|Pick of the Week|
Reviewed by Ivana Redwine
Tagline: "Dance she did, and dance she must - between her two loves."
Created by Michael Powell and Emeric Pressburger, Britains greatest filmmakers of the 1940s, "The Red Shoes" (1948) is one of my favorite films. I think this Technicolor movie is a visual delight, and when I first saw it years ago, I enjoyed it as an entertaining melodrama set against the backdrop of the world of ballet. But now after multiple viewings, I see that theres more going on in the film than initially meets the eye, and the Criterion Collection DVD provides some outstanding special features that helped me to achieve a deeper appreciation of this masterwork.
"The Red Shoes" centers around Ballet Lermontov, an internationally famous dance company run by the autocratic Boris Lermontov (Anton Walbrook). A talented young ballerina named Vicky Page (Moira Shearer) and a promising young composer named Julian Craster (Marius Goring) join the company, and Lermontov eventually gives Vicky the principal part in a ballet written by Julian. When the new ballet is a huge success, Vicky sees her dreams coming true, but Julian still considers his job with the dance company to be only a steppingstone. As for Lermontov, he plans to mold Vicky into a great dancer, thereby assuring himself a dominant position in the ballet world for years to come.
But soon Vicky and Julian fall in love, and Lermontov realizes this jeopardizes his plan, particularly in view of the fact that Julians passion is music -- not dance. Inevitably, Lermontov and Julian clash, and Julian winds up leaving the dance company. Vicky is then left in the impossible situation of trying to reconcile her passion for ballet with her love for Julian, leading to tragedy.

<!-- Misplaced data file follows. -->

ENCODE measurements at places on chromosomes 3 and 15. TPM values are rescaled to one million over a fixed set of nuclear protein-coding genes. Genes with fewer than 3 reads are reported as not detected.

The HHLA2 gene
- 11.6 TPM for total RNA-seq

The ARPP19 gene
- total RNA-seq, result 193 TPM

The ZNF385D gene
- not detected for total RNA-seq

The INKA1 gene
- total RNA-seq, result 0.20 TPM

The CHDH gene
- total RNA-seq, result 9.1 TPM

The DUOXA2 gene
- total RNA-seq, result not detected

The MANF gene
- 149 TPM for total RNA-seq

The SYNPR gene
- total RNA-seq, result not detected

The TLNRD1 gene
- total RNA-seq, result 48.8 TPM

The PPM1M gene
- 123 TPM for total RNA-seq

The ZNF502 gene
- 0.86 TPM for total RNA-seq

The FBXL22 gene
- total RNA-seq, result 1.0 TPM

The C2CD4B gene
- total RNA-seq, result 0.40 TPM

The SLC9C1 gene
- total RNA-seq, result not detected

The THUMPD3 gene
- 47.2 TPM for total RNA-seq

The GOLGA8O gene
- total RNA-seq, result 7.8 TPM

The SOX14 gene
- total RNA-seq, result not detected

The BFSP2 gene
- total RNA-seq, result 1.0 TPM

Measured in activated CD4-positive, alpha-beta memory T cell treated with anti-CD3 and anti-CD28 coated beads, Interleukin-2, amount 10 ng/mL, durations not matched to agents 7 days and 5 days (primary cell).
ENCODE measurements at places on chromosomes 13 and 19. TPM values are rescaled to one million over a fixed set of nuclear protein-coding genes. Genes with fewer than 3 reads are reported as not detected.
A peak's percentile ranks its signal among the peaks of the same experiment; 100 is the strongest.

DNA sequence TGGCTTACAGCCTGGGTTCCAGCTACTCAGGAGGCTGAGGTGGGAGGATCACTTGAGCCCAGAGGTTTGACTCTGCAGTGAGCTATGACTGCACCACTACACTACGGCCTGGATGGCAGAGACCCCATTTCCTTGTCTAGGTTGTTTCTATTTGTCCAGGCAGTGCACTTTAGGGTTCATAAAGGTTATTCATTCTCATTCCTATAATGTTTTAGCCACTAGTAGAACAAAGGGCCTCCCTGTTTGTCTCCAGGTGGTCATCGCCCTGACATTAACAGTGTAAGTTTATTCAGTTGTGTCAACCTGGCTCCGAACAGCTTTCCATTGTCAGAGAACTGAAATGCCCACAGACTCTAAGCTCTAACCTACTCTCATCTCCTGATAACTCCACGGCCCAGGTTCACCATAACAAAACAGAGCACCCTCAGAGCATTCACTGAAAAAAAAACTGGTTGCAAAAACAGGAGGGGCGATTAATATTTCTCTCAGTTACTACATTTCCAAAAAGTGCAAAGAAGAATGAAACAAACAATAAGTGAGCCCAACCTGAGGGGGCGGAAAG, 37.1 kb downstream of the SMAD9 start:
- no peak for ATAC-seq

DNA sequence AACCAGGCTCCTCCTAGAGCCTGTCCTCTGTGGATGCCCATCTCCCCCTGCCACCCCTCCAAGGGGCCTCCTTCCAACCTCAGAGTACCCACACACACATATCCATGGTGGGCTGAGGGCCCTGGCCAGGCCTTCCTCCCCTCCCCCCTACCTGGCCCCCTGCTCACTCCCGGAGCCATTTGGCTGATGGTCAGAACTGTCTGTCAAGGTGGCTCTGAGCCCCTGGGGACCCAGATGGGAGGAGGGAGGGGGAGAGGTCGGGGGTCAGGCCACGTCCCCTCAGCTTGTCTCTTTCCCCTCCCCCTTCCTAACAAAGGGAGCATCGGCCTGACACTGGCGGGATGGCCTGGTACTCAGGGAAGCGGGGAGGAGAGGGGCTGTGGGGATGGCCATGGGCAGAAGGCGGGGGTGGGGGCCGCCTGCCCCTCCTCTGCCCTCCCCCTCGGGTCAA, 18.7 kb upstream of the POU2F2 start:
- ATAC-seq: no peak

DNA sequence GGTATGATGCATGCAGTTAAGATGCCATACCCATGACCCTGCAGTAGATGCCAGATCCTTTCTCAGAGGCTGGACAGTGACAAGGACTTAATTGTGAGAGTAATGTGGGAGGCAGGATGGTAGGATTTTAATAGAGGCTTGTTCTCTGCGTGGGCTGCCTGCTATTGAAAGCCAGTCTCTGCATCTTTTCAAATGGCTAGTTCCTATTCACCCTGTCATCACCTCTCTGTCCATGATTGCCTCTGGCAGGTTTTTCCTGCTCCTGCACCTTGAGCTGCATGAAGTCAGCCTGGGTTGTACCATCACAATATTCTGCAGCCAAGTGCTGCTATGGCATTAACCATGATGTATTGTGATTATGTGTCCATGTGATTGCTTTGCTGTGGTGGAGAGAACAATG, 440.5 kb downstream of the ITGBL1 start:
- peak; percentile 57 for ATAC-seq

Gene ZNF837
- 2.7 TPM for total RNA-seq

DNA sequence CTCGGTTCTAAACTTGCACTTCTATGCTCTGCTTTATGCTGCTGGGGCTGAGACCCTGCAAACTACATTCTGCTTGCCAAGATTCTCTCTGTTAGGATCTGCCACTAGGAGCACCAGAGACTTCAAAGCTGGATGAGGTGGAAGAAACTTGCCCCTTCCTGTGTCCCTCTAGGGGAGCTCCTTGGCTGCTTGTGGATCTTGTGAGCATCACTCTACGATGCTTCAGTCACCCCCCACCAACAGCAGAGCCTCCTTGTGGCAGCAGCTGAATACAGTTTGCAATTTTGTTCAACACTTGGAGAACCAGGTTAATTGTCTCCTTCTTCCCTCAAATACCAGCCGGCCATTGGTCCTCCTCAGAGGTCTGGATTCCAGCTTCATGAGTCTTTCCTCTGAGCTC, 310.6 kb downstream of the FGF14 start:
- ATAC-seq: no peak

The DVD provides an optional audio track containing a very informative commentary by film historian Ian Christie that can be listened to while watching the film. Interspersed within Christies commentary are interviews with Moira Shearer, Marius Goring, director of photography Jack Cardiff, and composer Brian Easdale. The voice of Martin Scorsese is also sometimes heard, and Scorsese says he has been greatly influenced by Powell and Pressburger, claiming he got his idea of how to do the fight scenes in "Raging Bull" from the 15-minute ballet sequence in "The Red Shoes."
A second optional audio track on the DVD permits listening to Jeremy Irons read from Powell and Pressburgers 1978 novelization of "The Red Shoes" while watching the film. Whats interesting here is that the novelization, which was done thirty years after the movie, makes some things clearer. For example, the words read by Irons make it much easier to understand how the long 15-minute dance sequence relates to the rest of the film.
Also, dont fail to watch "The Red Shoes Sketches" while listening to Irons reading the Hans Christian Andersen fairy tale "The Red Shoes" on which the movie is loosely based. In Andersens version, the young girl has her feet cut off! The DVD has some other interesting special features as well, and Ive listed them below.
Selected Special Features on the DVD:
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